This is conducted to check how the code reacts when a fresh code is added to the program. In order to conduct this test, the sub-set from existing cases is used to make it efficient and cost-effective.

7) Progressive regression testing:

This type of regression testing produces important outputs when specific changes are made in the program, and new test cases are created.

It helps ensure that no components from the older versions have been affected in the latest version.

8) Partial Regression Testing:

This regression test is performed to find problems when a newly written code is inserted in existing lines of code. It ensures the application performance has not been affected due to adding new codes.

Automated Regression Testing

Automated regression testing is done when there are several releases, multiple regression cycles, and numerous repetitive activities.

This is manual method which usually takes longer, and you can test only once or twice. However, with automation, you can test several times as it requires writing the script for execution. The testing team does not directly start with automation during the new build. There are manual and automation teams when the new version and modifications start.

Here is how automated regression testing is done:

Step 1) The manual unit checks all requirements and identifies the impact region. After this process, they forward the requirement test bundle to the automation department.

Step 2) The manual team begins testing the new modules while the automation unit writes the script and automates the test case.

Step 3) Before using this method of a regression test, the automation team identifies which cases will support automation.

Step 4) They convert those regression tests into scripts depending on which cases can be automated.

Step 5) During the scripting process, the automation team takes the help of regression cases as they neither possess the product nor the tool and app knowledge.

Step 6) When the test scripts are completed, the automation team will execute them on the new app.

Step 7) After the execution, the result informs if the test was a Pass or Fail.

Step 8) If the test fails, it is re-checked using the manual method, and if the issue exists, it is reported to the respective developer.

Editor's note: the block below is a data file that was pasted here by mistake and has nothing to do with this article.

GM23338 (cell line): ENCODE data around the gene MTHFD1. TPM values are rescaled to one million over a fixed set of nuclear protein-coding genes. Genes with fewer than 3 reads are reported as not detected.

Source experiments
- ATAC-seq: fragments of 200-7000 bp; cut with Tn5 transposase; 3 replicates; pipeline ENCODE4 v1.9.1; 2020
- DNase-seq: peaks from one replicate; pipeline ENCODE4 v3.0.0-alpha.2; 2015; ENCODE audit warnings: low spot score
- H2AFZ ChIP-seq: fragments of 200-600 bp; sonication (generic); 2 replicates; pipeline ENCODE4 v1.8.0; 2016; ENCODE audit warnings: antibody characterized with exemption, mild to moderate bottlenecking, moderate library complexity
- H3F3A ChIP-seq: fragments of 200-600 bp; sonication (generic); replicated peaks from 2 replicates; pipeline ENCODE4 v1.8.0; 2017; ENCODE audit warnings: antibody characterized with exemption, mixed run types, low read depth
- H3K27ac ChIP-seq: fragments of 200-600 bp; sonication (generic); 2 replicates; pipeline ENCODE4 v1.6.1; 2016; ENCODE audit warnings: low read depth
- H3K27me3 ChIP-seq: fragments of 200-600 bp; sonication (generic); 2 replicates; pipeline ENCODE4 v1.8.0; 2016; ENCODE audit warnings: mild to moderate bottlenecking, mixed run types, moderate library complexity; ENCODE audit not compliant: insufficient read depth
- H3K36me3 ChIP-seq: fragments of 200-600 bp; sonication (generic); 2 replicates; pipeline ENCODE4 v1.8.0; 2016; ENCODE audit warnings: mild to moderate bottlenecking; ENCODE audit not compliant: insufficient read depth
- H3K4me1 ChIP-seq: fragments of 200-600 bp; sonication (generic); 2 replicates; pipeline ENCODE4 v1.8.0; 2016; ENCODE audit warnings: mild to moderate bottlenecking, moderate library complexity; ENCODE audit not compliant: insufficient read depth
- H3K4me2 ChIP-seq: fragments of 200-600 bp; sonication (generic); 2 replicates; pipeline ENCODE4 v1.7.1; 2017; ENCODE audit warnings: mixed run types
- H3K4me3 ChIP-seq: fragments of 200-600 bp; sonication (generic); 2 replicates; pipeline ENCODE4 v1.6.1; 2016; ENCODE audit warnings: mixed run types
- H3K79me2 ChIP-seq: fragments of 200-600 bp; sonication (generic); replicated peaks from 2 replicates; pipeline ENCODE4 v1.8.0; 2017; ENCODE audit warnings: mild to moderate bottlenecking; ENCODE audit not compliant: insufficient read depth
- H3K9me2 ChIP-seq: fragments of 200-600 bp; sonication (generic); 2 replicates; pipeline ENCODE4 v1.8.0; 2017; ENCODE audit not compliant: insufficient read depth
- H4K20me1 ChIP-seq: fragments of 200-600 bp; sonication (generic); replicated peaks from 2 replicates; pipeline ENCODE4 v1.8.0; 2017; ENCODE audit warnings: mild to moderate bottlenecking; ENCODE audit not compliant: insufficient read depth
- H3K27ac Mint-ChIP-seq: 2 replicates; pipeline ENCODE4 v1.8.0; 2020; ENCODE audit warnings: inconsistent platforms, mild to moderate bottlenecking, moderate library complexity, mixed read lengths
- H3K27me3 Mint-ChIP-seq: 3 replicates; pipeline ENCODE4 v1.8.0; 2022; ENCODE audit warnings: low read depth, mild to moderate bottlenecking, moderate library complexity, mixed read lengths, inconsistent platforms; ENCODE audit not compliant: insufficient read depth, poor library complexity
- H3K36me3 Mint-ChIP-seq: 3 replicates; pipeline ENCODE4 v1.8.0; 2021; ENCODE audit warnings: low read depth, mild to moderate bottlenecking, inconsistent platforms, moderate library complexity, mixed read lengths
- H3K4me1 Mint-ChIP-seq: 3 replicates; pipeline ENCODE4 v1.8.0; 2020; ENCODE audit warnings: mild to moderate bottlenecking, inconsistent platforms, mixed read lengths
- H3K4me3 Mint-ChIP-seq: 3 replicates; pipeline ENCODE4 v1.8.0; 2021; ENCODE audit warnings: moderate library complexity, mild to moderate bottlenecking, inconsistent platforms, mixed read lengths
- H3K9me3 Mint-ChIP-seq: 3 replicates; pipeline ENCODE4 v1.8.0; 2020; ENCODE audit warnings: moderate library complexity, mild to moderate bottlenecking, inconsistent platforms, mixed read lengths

Note: After the bug is fixed, the issue and the impact area are sent to the manual tester for retesting, and the automation team has to re-execute the script.

Step 9) This process continues until all the newly added regression features get a Pass status.

Here are the benefits of automated regression testing:

  • Reusable: Its test scripts are reusable across multiple releases.
  • Accuracy: The automation tools perform the task redundantly, reducing the chance of error.
  • Saves time: It is faster than the manual process and is time efficient.
  • Batch execution: It is possible to execute all the scripts simultaneously and parallelly in automated testing.
  • No resource increase required: The regression test is bound to increase with every new release, but you do not need to add new resources for automation.

How to choose test cases for the regression testing?

Here is how you can select the right case for regression testing:

Select cases for highly visible features to users:

  • Test cases that show frequent defects.
  • Every integration test case.
  • Test cases that determine the main capabilities of the product.
  • Select the boundary value analysis case.
  • Successful test cases.
  • Choose complex test cases.
  • Cases that suit your business needs.
  • Select them based on priorities.
  • Test cases in the areas with frequent defects.

Regression Testing and Configuration Management

Configuration Management during Regression Testing becomes imperative in Agile Environments where a code is being continuously modified. To ensure effective regression tests, observe the following :

  • Code being regression tested should be under a configuration management tool
  • No changes must be allowed to code, during the regression test phase. Regression test code must be kept immune to developer changes.